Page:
A predictable firestorm erupted about America keeping its word and reassuring allies. U.S. officials rushed to calm the Europeans’ fears. “In good times and in bad, Europe can count on the United States,” declared President Barack Obama. White House press secretary Josh Earnest opined: “There should be no mistake or miscalculation made about this country’s commitment to the transatlantic alliance.”

The Clinton campaign claimed that both Ronald Reagan and Harry Truman “would be ashamed.” Rep. Adam Kinzinger (R‐​Ill.) called Trump’s remarks “dangerous.” James Stavridis, former NATO commander and dean of the Fletcher School at Tufts, said Trump’s position was “deeply destabilizing.”

The Trump campaign appeared to retreat ever so slightly: aide Sam Clovis downplayed the candidate’s remarks: “We just want people to follow the rules. We’re putting a marker out there.” Trump told the Washington Post: NATO is a “good thing to have” and “I don’t want to pull it out.”

Failing to honor a commitment in the midst of a crisis would be, shall we say, bad form. It wouldn’t do much for American credibility and the value of treaties.

Moreover, Trump fundamentally misperceives the real problem. The issue is not burden‐​sharing, getting the Europeans to do more. It is burden‐​shedding, turning responsibility over to the Europeans. We should not keep the present military arrangement, irrespective of how much they spend on their armed forces. Whether European nations spend slightly above or below two percent of GDP on the military—the official NATO objective—is of little consequence. There no longer is any geopolitical justification for America to defend Europe.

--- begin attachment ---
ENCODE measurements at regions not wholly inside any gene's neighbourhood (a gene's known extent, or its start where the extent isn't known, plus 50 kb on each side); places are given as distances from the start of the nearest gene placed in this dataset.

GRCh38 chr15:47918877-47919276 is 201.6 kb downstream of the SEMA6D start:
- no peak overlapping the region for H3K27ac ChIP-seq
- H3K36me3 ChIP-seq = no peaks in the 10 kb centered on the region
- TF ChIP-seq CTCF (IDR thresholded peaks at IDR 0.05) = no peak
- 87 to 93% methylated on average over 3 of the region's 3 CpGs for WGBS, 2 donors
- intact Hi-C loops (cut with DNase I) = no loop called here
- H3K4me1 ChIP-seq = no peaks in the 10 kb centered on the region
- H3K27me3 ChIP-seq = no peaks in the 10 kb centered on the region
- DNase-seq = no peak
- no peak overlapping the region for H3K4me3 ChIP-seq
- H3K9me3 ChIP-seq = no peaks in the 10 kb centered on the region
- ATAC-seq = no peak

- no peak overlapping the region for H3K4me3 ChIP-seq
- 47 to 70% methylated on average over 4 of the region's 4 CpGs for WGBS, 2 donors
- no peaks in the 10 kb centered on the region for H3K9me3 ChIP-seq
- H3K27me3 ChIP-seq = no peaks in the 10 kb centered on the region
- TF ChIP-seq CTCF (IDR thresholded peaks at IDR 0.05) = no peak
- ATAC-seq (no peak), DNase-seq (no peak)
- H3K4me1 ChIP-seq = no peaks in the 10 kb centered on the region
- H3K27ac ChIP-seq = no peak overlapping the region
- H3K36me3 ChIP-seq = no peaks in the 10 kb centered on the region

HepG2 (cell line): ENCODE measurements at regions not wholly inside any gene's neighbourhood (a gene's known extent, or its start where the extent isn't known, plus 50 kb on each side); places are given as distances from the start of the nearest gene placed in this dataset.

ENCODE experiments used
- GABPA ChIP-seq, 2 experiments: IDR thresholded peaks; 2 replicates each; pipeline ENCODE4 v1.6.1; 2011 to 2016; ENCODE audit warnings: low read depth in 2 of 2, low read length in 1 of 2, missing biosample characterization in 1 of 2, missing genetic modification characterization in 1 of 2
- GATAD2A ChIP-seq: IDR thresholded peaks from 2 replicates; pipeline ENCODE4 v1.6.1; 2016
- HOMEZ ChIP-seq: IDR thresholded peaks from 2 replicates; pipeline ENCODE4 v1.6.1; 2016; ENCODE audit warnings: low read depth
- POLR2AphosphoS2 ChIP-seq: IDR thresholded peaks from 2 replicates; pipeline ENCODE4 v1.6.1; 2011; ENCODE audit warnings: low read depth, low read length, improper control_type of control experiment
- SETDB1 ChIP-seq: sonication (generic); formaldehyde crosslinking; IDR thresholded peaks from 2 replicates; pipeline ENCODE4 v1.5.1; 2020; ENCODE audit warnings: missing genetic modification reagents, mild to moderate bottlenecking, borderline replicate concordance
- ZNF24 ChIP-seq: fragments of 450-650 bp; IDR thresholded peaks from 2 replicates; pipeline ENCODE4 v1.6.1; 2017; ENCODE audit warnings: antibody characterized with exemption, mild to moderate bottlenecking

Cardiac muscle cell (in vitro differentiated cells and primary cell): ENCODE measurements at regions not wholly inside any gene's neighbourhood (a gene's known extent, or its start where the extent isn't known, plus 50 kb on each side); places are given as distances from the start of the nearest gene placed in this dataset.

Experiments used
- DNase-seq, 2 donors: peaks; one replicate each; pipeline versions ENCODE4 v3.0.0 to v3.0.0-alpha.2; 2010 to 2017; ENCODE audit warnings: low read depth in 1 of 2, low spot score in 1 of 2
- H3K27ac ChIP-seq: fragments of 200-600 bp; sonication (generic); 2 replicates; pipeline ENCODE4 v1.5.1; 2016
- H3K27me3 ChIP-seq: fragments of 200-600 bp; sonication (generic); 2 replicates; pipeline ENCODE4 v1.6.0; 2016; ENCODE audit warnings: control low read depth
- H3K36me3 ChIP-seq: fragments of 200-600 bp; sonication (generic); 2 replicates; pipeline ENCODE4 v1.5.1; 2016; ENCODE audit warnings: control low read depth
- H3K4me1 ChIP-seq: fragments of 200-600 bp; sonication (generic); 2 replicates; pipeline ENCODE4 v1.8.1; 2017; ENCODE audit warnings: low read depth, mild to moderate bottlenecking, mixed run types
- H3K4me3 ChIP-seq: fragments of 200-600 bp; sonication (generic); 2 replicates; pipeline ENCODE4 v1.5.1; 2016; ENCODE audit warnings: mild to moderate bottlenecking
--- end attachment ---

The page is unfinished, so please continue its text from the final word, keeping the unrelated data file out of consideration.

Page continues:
At least the continent is important for the U.S. The Baltic States, which view themselves most at risk, are not. Washington should wish them well, but not risk nuclear war to protect nations without the slightest security value to America. And which, as former House Speaker Newt Gingrich put it, are essentially in “the suburbs of St. Petersburg.” Defense should not be confused with charity.

The only potential serious threat facing Europe is Russia, and even that fear is overblown. Vladimir Putin’s behavior is egregious, but nevertheless rational and controlled. He’s shown no interest in dominating or conquering distant territories peopled by non‐​ethnic Russians. That Moscow is theoretically capable of conquering the Baltics does not mean it would be in Moscow’s interest to do so. Military build‐​ups and maneuvers on both sides appear to be mostly political posturing, useful in justifying the opposing side’s build‐​ups and maneuvers. Trump was almost alone among presidential candidates to recognize that it is U.S. interest to accommodate rather than confront Russia.

In any case, Europe enjoys a population advantage approaching three‐​to‐​one and economic lead of nearly ten‐​to‐​one over Russia. Europe has a larger population and economy than America. Even today Europe spends two to three times as much as Russia on the military. The ever‐​hawkish Foreign Policy Initiative complained that Moscow has devoted $700 billion over the last decade to military modernization—but that’s only a little more than America alone spends every year on the military.